The 2016 election season has been a long and wild ride, so join Rewire in a look back at where the candidates stand on a number of important issues. Though we couldn’t cover every issue, here is a sampling of the presidential candidates’ notable policies and records:
On Abortion Access
HILLARY CLINTON: Clinton has been a vocal supporter of abortion rights during her 2016 presidential run and received early endorsements in the Democratic primaries from both Planned Parenthood Action Fund and NARAL Pro-Choice America. In a June speech at a Planned Parenthood event, Clinton stressed the need to “fight back against the erosion of reproductive rights at the federal, state, and local levels” and pushed for a host of related priorities, such as ensuring clinic patients and staff can safely access clinics; acting to combat the Zika virus; and repealing the Hyde Amendment, which bans most federal funding for abortion care. She has also promised to nominate U.S. Supreme Court justices who would protect Roe v. Wade.
During her time in the Senate, the now-Democratic presidential nominee had a 100 percent voting record from NARAL. Clinton’s larger health-care platform also includes a call for “quality, affordable” abortion access for women in the United States.
DONALD TRUMP: Though he told Tim Russert in 1999 that he was “very pro-choice,” Trump has repeatedly changed his stance on abortion. He officially shifted his position to “pro-life” in a 2011 announcement at the Conservative Political Action Conference.
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In March of this year, Trump told MSNBC’s Chris Matthews that he thought women who have an abortion should be punished should it become illegal—though he repeatedly changed his mind on the issue, eventually clarifying that he believed doctors, not women, should be punished.
On 20-Week Abortion Bans and Later Abortion Care
CLINTON: In the final presidential debate of the 2016 election, Clinton criticized Trump’s “scare rhetoric” when it came to later abortion care. “The kinds of cases that fall at the end of pregnancy are often the most heartbreaking, painful decisions for families to make,” she said. “I have met with women who toward the end of their pregnancy get the worst news one could get, that their health is in jeopardy if they continue to carry to term or that something terrible has happened or just been discovered about the pregnancy. I do not think the United States government should be stepping in and making those most personal of decisions.”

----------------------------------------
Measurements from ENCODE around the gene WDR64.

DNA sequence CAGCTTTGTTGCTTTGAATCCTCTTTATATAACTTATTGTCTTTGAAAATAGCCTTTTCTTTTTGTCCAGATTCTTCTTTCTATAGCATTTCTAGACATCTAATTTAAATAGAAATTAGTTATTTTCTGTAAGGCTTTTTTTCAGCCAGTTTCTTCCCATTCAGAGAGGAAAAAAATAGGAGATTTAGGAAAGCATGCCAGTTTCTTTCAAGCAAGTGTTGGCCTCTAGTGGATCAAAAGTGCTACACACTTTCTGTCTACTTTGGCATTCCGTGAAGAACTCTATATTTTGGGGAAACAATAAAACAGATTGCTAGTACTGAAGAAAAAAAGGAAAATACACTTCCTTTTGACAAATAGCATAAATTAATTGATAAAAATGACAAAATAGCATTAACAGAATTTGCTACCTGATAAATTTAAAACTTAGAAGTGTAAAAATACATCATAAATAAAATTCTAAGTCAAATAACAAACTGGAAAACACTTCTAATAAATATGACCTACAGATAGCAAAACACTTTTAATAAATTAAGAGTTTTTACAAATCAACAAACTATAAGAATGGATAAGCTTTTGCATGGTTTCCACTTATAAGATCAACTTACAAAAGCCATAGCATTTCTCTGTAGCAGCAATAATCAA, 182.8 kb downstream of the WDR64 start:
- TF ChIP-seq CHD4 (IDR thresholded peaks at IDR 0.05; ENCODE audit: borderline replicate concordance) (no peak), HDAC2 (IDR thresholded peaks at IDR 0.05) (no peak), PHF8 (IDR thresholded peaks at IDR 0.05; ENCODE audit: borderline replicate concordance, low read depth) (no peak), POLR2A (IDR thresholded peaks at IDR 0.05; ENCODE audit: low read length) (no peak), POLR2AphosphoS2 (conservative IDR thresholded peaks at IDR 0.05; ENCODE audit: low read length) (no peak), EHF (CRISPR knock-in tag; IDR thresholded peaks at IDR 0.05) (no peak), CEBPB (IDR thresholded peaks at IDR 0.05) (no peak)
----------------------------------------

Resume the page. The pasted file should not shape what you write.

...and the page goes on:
The Clinton campaign also criticized in May 2015 congressional Republicans’ attempts to pass a medically and scientifically dubious 20-week abortion ban. Clinton has said she would be “open” to some restrictions on later abortion care as long as they contained exceptions for the health of the pregnant person and life endangerment.
TRUMP: Trump voiced support for a 20-week abortion ban in July 2015. He has since promised to work to pass such a ban should he be elected. He also spoke out against later abortion care during the final presidential debate, falsely claiming that “you can take the baby and rip the baby out of the womb of the mother just prior to the birth of the baby.”
On Preventing Unintended Pregnancy
CLINTON: Clinton has repeatedly underscored the importance of reproductive care as part of her larger health-care platform. According to her campaign website, Clinton has vowed to “defend access to affordable contraception,” if elected, including “the essential health and reproductive care that Planned Parenthood provides for women.”
During her time in Congress, Clinton was the primary sponsor of the Unintended Pregnancy Reduction Act, which would have worked to extend family planning services through Medicaid to more low-income women. She also played a key role in making emergency contraception available over the counter.
TRUMP: Trump voiced his support for making birth control available over the counter in mid-September, during an appearance on the Dr. Oz Show. “I would say it should not be a prescription,” said Trump. “You have women that just aren’t in a position to go get a prescription.” That position puts him at odds with the Republican 2016 platform, though some Republicans do individually support over-the-counter contraception. Reproductive rights and health advocates, however, say that moving to over-the-counter availability as a stand-alone action would be insufficient for making contraception more accessible. In fact, doing so, coupled with Trump’s plan to repeal the Affordable Care Act (ACA) could make contraception more expensive for many.
Trump also says he feels “very strongly” that Planned Parenthood, which prevented more than 500,000 pregnancies through its contraceptive services in 2014 alone, should lose its funding as long as it offers abortion care.
On Health-Care Reform
CLINTON: Clinton’s health-care reform proposal would expand and improve on the ACA and attempt to fix the flaws in the law by addressing issues such as rising out-of-pocket costs and drug price gouging. “When Americans get sick, high costs shouldn’t prevent them from getting better,” said Clinton in a September statement on the health-care law.
In the ‘90s, Clinton served on the Health Care Committee and helped push for universal health care, which would become the foundation of the ACA.